Picture a company cafeteria with overhead projectors, pads of paper, and pencils on all the tables. Is this the sign of an organization in desperate need of more conference rooms? No, it’s the cafeteria at Siemens Power Transmission and Distribution, designed by senior managers to help employees capture what they learn during casual conversations and impromptu knowledge-sharing sessions.
Now picture a meeting during which everyone describes the five or six biggest mistakes they’ve made during the past year. Is this some kind of support group? Sort of: it’s a gathering of WD-40 Company’s global brand managers, who take the opportunity to share their “learning moments,” the times when they mess up and learn something as a result.
According to the U.S. Bureau of Labor Statistics, more than 70 percent of learning experiences in the workplace are like the examples above: informal or accidental, not structured or sponsored by an employer or a school. This kind of learning is pervasive, continuous, and profoundly social. It happens wherever people do their work: on a shop floor, around a conference table, on site with customers, or in a laboratory.
If formal education fulfills its duty to help build options, strengthen mental pathways, create frameworks, and widen perspectives, informal learning can then support the day-in and day-out culture building and skills development needed in an economy fueled by distinctive information and sparkling innovations. More than any of what we learn through formal means, what we learn informally can move ideas through the organization and help everyone in it create something new.
Despite such a noble responsibility, informal learning receives little attention. Perhaps that’s because it appears to be the way it sounds: ad hoc, unplanned, and unmanageable. Although you cannot usually schedule informal learning, as leader and as a colleague you can encourage it in the people around you. It might sound paradoxical, but you can create an organization-wide “discipline” of informal learning without destroying its spontaneity. Here are some steps to get you started.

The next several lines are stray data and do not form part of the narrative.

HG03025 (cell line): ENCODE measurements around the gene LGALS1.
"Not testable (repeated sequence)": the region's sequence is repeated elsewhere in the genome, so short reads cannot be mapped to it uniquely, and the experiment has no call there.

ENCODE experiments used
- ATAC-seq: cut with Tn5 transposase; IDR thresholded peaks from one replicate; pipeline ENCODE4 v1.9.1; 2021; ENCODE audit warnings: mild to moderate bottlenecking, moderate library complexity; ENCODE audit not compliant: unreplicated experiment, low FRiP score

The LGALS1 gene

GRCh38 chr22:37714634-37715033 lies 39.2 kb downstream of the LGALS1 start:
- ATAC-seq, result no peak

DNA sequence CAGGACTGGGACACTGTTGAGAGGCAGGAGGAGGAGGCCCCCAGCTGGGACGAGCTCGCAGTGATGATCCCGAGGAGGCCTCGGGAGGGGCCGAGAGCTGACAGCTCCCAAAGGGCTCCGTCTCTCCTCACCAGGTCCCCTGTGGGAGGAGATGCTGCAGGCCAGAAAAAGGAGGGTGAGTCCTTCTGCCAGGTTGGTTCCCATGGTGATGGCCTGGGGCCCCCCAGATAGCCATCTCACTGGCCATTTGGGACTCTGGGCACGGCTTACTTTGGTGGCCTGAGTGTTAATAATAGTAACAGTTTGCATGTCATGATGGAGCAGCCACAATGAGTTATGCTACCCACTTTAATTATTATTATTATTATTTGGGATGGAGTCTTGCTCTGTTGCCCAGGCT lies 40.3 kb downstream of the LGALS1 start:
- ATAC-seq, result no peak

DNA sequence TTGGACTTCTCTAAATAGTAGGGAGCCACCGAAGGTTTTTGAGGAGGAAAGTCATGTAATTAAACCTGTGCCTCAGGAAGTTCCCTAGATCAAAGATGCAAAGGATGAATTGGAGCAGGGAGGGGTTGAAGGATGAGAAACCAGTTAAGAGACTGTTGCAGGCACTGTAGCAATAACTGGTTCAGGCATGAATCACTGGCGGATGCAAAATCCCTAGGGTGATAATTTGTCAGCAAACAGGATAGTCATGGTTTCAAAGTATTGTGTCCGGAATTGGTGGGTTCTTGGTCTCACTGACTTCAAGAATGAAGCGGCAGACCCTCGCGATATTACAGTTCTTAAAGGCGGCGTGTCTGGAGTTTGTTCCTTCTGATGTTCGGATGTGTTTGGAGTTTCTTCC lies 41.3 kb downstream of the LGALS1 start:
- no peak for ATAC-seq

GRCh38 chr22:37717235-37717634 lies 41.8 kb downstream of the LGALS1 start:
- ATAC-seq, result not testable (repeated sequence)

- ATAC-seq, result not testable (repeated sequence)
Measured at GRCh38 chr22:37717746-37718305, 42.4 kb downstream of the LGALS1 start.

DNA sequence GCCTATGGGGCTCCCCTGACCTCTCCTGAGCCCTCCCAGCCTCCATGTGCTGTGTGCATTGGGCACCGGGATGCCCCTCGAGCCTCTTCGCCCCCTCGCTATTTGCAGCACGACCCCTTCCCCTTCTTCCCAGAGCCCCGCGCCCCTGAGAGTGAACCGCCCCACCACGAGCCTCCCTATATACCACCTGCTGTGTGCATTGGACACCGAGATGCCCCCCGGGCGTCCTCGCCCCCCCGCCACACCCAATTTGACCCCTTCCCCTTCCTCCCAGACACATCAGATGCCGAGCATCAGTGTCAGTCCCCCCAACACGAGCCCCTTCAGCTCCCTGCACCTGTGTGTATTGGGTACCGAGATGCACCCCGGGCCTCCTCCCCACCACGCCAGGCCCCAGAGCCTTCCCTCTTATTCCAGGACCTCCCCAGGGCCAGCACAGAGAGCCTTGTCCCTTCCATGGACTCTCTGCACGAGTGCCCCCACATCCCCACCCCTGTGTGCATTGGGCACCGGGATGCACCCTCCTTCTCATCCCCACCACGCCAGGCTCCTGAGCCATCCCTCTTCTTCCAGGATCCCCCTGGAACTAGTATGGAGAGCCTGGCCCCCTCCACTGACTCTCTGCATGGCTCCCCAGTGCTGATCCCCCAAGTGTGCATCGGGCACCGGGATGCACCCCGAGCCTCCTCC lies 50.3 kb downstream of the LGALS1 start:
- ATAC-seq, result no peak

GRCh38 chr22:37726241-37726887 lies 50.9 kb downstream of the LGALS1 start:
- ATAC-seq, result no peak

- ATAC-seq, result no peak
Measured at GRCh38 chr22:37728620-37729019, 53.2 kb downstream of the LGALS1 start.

Acknowledge It in You. Ask yourself where and when your most valuable learning takes place. Is it usually at a formal event or might it be during a walk around the block, a friendly argument with colleagues, or a hard look in the mirror? Become mindful of such impromptu opportunities. The next time you’re sharing war stories with acquaintances, notice that you’re probably learning what you might want to try the next time you’re in their situation. Announce to the organization that you are learning from many means and are dedicated to creating a culture in which everyone is learning every day. Challenge colleagues who tell you that you have something to learn by asking, “How can I learn it now?”
Uncover It Around You. Gartner Research estimates that the typical knowledge worker spends more than 25 percent of his or her time in face-to-face encounters. For a CEO, the figure reaches 95 percent. When people interact, the question is not, “Is informal learning going on?” but “About what?” Ask people what they discovered today that would enable the company to outshine its competitors tomorrow. Invite them to share the lessons they’ve learned that they’d like everyone to learn. Get a sense of where and when informal learning happens. Wander down hallways and listen. Get involved in conversations, whether with direct reports or with colleagues you barely know.